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Archive for May, 2011|Monthly archive page

Site has moved…

In Uncategorized on May 25, 2011 at 08:34

This site will be moving to http://www.fryguy.net and will be updated on that site going forward.

I have left this site accessible as there are links out there and I want to make sure that they still work.

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DisplayLink Software

In Cool Tech, Why not? on May 20, 2011 at 19:25

Scott – @scottm32768 on twitter – posted a link about this nifty piece of software called DisplayLink.  It caught my attention very quick as he said it makes your iPad into a display for your Windows 7 PC.  This is something I have been looking for for quite some time.  I have seen some of the people at my work do this with their Apple computers using either the DisplayLink software or another vendor’s I believe.

So why am I doing a post on it, well to help get the word out, that is why!  The DisplayLink application definitely helps to free up the real-estate on your computer as you can toss your Twitter application to it, your e-mail, perhaps a terminal application, or anything else you want to keep an eye on.  This additional real estate on our computers is wonderful!

From their website, they say that the key features are:

  • Creates an interactive, secondary wireless display for your PC with the iPad
  • Windows 7, Vista (32 and 64bit) and XP (32bit) compatible
  • Configuration using the familiar Windows graphics display utility
  • Discovers and connects the iPad screen to your PC over your wireless network quickly and reliably
  • Operates seamlessly with other DisplayLink multi-monitor and dock products to create a rich, productive multi-monitor environment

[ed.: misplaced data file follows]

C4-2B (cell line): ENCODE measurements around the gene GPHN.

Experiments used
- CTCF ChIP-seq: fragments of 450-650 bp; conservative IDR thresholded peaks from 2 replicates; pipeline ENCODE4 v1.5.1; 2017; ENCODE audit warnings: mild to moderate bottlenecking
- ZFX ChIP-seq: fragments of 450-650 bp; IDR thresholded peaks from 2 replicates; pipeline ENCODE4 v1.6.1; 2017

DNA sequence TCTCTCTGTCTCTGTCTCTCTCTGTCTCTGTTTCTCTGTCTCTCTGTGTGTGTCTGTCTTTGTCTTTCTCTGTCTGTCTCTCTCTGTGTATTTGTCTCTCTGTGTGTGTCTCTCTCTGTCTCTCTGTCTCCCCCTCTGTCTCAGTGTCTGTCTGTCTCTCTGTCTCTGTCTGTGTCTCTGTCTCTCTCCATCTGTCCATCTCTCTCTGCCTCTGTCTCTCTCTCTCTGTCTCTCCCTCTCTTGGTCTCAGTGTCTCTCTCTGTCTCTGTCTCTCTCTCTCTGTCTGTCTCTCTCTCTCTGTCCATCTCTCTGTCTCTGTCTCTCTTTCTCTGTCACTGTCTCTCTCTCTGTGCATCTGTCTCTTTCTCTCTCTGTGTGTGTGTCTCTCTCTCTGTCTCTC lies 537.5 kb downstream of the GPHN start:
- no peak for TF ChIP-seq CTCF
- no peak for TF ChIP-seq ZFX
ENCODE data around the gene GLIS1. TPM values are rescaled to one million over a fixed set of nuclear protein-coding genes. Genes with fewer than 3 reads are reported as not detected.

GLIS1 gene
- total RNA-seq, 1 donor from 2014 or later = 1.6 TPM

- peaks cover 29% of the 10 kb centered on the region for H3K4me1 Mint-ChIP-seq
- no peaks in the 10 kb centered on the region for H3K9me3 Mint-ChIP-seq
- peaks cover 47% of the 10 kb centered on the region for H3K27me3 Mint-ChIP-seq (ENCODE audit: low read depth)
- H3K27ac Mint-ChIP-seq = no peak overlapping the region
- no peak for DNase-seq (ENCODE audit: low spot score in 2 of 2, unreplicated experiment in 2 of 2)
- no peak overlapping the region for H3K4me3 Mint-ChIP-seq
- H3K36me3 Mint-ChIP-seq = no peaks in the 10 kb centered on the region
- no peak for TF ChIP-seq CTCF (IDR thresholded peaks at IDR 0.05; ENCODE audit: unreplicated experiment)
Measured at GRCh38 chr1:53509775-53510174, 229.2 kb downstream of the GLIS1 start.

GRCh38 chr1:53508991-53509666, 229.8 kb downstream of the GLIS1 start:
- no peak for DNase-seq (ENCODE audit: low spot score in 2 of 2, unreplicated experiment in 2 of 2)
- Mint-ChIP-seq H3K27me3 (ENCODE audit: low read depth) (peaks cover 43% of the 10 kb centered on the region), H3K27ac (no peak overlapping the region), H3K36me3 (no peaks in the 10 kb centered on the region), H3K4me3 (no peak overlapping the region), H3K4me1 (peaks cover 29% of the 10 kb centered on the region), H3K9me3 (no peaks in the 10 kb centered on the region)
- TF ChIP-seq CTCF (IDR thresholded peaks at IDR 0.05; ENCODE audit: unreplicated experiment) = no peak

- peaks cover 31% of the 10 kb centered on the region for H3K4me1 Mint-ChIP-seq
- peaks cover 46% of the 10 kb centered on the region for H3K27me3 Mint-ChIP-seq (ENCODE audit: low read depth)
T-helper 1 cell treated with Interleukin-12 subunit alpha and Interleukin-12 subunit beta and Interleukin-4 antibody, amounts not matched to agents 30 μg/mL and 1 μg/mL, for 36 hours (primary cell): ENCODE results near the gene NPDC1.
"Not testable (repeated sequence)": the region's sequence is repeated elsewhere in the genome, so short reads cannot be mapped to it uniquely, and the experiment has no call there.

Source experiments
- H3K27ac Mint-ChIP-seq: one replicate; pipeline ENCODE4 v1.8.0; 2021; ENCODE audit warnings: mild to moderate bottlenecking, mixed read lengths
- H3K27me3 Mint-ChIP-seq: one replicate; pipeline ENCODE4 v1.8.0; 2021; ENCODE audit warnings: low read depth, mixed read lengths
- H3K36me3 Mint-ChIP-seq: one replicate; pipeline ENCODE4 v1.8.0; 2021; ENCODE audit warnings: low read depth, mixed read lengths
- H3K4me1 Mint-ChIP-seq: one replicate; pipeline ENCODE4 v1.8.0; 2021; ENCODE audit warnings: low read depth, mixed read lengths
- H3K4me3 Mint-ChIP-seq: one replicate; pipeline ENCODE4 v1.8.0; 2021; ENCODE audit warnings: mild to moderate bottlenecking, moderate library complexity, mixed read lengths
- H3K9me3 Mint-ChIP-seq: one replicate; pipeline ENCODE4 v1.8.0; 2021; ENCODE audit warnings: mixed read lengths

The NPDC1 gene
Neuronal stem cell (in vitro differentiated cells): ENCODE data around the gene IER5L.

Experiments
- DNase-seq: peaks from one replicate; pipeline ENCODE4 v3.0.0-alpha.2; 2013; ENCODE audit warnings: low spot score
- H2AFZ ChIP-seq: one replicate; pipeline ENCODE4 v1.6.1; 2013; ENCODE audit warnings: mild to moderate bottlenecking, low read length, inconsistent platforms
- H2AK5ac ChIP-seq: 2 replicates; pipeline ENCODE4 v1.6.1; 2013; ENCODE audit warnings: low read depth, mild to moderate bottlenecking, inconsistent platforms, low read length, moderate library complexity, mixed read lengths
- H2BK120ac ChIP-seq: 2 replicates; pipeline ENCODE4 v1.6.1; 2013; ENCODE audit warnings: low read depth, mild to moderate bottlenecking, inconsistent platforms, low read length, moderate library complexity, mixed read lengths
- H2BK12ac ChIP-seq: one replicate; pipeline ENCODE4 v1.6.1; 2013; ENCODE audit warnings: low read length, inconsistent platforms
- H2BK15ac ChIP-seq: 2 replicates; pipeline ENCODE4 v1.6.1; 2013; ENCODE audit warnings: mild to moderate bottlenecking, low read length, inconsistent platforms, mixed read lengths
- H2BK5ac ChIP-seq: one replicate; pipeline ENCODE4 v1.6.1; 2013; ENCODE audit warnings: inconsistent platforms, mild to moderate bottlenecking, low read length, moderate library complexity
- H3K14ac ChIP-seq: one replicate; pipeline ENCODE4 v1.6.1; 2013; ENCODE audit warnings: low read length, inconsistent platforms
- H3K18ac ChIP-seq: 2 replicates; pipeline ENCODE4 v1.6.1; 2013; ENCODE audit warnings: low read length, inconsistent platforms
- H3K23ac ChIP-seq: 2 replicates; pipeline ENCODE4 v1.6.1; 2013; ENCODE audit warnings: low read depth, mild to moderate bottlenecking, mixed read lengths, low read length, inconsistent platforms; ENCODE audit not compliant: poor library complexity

Being the curious person that I am, I did a quick packet capture when I launched the application.  From what I can tell it is using SSDP multicast (239.255.255.250) for a UPnP discovery of the iPad.  Below is an exert of the Wireshark capture so you can see some of the communication. My PC is .11 and the iPad is .111.

So, what do you need in order to get this to work?  4 things in total – Windows 7 PC, iPad, iPad software, and the DisplayLink driver for the computer.  More then likely most of us out there may have these already!

To get the iTunes software, you can click here:

And to get the software, you can visit their page at www.displaylink.com here.

Once the software is installed it automagically runs on the Windows 7 pc in the taskbar.  The icon could be a little better as it looks like a Network connection, but this is a picture of what it looks like:

From there you can easily change the password, check for updates, optimize video, launch the display panel, and a few other things.  When you first run the application you will need to configure a password, great security feature!

Once you have the iPad application installed, launch the application…

and you will be presented with this screen. From there, select the computer you want to connect to…

..and enter the password when prompted:

After that, it is connected!

You can then configure (via Display Control Panel) where you want this to fit in the scheme of the monitors. As you can see from mine, I have it set under my main display in the middle.  Right in front of my keyboard basically.